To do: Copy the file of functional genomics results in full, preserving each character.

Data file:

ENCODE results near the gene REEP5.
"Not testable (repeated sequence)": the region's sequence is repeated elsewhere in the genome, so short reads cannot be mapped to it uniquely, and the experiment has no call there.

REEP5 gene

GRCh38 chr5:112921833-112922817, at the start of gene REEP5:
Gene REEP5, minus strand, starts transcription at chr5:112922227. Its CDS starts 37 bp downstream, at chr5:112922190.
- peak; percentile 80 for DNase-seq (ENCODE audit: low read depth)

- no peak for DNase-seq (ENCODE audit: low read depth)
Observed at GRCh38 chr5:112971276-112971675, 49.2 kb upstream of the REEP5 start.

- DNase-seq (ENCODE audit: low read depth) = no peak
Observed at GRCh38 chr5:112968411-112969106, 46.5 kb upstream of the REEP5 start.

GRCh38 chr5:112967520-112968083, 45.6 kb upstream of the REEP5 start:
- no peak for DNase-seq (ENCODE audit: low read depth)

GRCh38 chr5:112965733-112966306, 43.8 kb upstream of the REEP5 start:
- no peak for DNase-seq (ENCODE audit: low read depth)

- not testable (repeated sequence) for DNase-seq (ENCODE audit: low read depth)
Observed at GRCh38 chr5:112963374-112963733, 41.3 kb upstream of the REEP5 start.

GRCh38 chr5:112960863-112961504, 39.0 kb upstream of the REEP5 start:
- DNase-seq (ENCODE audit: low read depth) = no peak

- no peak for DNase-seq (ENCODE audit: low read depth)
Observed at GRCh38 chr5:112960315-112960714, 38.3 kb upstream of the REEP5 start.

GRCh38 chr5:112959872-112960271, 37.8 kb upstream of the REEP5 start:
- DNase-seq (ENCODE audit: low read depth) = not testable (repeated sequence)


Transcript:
ENCODE results near the gene REEP5.
"Not testable (repeated sequence)": the region's sequence is repeated elsewhere in the genome, so short reads cannot be mapped to it uniquely, and the experiment has no call there.

REEP5 gene

GRCh38 chr5:112921833-112922817, at the start of gene REEP5:
Gene REEP5, minus strand, starts transcription at chr5:112922227. Its CDS starts 37 bp downstream, at chr5:112922190.
- peak; percentile 80 for DNase-seq (ENCODE audit: low read depth)

- no peak for DNase-seq (ENCODE audit: low read depth)
Observed at GRCh38 chr5:112971276-112971675, 49.2 kb upstream of the REEP5 start.

- DNase-seq (ENCODE audit: low read depth) = no peak
Observed at GRCh38 chr5:112968411-112969106, 46.5 kb upstream of the REEP5 start.

GRCh38 chr5:112967520-112968083, 45.6 kb upstream of the REEP5 start:
- no peak for DNase-seq (ENCODE audit: low read depth)

GRCh38 chr5:112965733-112966306, 43.8 kb upstream of the REEP5 start:
- no peak for DNase-seq (ENCODE audit: low read depth)

- not testable (repeated sequence) for DNase-seq (ENCODE audit: low read depth)
Observed at GRCh38 chr5:112963374-112963733, 41.3 kb upstream of the REEP5 start.

GRCh38 chr5:112960863-112961504, 39.0 kb upstream of the REEP5 start:
- DNase-seq (ENCODE audit: low read depth) = no peak

- no peak for DNase-seq (ENCODE audit: low read depth)
Observed at GRCh38 chr5:112960315-112960714, 38.3 kb upstream of the REEP5 start.

GRCh38 chr5:112959872-112960271, 37.8 kb upstream of the REEP5 start:
- DNase-seq (ENCODE audit: low read depth) = not testable (repeated sequence)